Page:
Notes and Editorial Reviews
Allerseelen. Schön sind, doch kalt. Die Nacht. Ich trage meine Minne. Die Georgine. Ach Lieb, ich muss nun scheiden. Mein Auge. Meinem Kinde. Mutterändelei. All mein’ Gedanken. Ständchen. Zueignung. Das Rosenband. Wie solten wir geheim sie hatten. Du meines Herzens Krönerlein. Mein Herz ist stumm. Befreit. Morgen! Cäcilie. 3 Lieder der Ophelia. Malven
Soile Isokoski (sop); Marita Viitasalo (pn)
ONDINE ODE 1187-2 (64:05
Text and Translation)
A German poet’s true love, if she lived in the 19th century, was decidedly angelic in nature. She was, of course beautiful, but virtuous and pure as well, as evidenced by the lyrics we hear on this disc: “your snowy innocence,” “your sweet glances,” “you are so gentle and quiet,” “you are like a rose in the forest that knows nothing of its blossom.” Richard Strauss presumably saw such qualities in his wife, Pauline, the inspiration for many of these song settings, conceived with her voice in mind, dedicated to her, and sung by her. Although these attributes have little to do with the ideal female of the 21st century, they seem to perfectly match the voice and temperament of Soile Isokoski, whose chaste, ingenuous, and beautiful singing gives a sense of authenticity to such works as
Ich trage meine Minne, Mein Auge,
Du meines Herzens Krönerlein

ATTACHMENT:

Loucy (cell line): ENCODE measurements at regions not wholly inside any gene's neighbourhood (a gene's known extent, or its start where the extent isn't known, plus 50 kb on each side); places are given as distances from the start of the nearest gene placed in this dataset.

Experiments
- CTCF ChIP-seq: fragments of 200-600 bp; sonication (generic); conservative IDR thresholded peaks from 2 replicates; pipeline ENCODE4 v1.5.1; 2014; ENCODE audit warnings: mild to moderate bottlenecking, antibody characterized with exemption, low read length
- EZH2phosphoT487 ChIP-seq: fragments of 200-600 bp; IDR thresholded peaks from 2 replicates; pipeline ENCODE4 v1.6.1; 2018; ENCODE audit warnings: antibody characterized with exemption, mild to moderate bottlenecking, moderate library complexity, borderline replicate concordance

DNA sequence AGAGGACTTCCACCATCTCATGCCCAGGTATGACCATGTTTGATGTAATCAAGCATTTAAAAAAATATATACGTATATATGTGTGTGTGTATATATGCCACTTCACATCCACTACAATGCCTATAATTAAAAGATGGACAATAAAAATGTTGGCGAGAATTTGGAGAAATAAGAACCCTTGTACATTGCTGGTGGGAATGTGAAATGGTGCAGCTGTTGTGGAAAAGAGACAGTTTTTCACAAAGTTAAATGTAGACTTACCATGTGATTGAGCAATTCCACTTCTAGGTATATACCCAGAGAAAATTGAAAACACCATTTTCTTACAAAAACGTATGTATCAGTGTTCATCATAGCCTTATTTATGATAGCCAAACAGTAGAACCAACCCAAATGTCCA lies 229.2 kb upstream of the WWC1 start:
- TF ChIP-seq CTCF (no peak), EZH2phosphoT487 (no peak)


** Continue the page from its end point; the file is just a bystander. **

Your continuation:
. As well, Isakoski’s superb musicianship seems to be entirely in the service of the music, easily convincing the listener of her deep emotional commitment to each song. Pianist Marita Viitasalo is an excellent foil for this artist, although her sweet and discreet playing is more effective in ensemble rather than solo passages. When, for example, the opening solo phrase of
is later repeated as an accompaniment within the body of the song, it is more evocative and graceful, perhaps a little less self-conscious. As for the singing in this particular case, one is not absolutely certain whether Isokoski is reliving or simply imagining the rich past and the early days of love. The tone is limpid, the phrasing supple but one has the feeling that she does not totally own the song. This listener prefers a live recording by Zinka Milanov (Legato Classics), although the sound technology is quite poor. Milanov seems to invest everything she has in the piece, sung just before her retirement in 1966.
When it comes to worldly subjects and passionate declarations, Isokoski appears to be in rather unchartered waters, so that her still-beautiful singing in
is less arresting. When one hears
one prefers the dynamic sweep of Birgit Nilsson (Bluebell), or the more earthy temperament of Marie McLaughlin (Hyperion).
Most of the performances on this disc are deeply moving. A few do not reach the end of dramatic possibility, but one learns over many years of listening to judge artists by their best. When the truth is sung so well, incidental shortcomings are of little account and one admires an artist like Soile Isokoski for her best, which turns out to be some of the best I know.
FANFARE: Raymond Beegle
Works on This Recording
Malven, AV 304 by Richard Strauss
Soile Isokoski (Soprano),
Marita Viitasalo (Piano)
Written: 1948; Germany
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